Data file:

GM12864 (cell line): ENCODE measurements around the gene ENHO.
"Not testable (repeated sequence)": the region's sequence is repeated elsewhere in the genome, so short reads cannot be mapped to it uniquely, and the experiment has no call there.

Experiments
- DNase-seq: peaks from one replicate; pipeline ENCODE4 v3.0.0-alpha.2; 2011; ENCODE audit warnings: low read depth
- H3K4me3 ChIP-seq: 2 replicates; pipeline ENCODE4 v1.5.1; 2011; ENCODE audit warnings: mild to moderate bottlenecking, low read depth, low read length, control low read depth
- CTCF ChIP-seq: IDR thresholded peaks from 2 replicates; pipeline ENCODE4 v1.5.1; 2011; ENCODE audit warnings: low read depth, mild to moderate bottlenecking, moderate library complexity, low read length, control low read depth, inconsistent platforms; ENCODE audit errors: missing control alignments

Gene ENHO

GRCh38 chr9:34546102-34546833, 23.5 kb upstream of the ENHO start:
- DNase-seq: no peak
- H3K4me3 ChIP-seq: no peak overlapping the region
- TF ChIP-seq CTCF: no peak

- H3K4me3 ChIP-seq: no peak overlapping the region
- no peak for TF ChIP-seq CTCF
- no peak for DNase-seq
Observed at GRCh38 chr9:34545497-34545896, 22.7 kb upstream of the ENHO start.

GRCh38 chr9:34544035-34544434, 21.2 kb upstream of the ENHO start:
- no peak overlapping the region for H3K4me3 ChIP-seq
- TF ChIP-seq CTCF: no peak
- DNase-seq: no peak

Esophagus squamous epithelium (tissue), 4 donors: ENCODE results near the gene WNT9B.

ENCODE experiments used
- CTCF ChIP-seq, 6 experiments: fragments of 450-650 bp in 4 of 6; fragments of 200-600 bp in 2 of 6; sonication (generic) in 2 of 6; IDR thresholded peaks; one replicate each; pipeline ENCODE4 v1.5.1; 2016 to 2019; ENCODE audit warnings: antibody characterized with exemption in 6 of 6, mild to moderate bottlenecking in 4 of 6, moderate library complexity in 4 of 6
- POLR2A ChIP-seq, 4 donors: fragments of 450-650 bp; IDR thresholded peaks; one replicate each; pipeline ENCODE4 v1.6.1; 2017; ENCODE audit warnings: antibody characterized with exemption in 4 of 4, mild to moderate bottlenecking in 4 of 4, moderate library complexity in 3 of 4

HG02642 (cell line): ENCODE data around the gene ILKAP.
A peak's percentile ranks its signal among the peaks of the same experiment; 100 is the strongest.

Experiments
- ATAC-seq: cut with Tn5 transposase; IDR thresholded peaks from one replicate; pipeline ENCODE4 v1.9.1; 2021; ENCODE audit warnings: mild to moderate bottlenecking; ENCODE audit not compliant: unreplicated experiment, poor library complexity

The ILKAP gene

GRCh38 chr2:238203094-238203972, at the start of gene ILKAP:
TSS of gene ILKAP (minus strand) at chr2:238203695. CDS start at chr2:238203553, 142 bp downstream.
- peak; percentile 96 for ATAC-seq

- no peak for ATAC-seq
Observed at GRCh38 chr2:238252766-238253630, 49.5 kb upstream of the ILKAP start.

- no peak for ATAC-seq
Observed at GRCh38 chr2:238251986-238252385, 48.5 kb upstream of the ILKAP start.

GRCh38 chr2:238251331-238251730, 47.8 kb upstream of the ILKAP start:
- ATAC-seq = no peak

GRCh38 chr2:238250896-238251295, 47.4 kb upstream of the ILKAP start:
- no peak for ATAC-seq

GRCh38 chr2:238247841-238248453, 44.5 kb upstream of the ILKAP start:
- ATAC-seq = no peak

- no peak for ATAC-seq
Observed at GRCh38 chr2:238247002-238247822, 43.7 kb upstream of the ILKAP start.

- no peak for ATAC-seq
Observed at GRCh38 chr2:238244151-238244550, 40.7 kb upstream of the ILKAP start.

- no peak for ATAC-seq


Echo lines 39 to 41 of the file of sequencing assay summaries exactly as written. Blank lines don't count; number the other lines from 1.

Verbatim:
- no peak for ATAC-seq

GRCh38 chr2:238247841-238248453, 44.5 kb upstream of the ILKAP start:
- ATAC-seq = no peak